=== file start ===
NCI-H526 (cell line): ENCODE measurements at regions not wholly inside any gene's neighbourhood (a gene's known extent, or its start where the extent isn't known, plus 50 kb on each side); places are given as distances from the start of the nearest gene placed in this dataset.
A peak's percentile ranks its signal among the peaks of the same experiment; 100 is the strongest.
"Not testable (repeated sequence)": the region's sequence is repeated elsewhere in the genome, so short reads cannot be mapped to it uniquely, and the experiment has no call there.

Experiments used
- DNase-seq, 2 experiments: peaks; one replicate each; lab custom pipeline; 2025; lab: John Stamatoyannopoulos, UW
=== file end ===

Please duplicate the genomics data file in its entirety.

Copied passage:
NCI-H526 (cell line): ENCODE measurements at regions not wholly inside any gene's neighbourhood (a gene's known extent, or its start where the extent isn't known, plus 50 kb on each side); places are given as distances from the start of the nearest gene placed in this dataset.
A peak's percentile ranks its signal among the peaks of the same experiment; 100 is the strongest.
"Not testable (repeated sequence)": the region's sequence is repeated elsewhere in the genome, so short reads cannot be mapped to it uniquely, and the experiment has no call there.

Experiments used
- DNase-seq, 2 experiments: peaks; one replicate each; lab custom pipeline; 2025; lab: John Stamatoyannopoulos, UW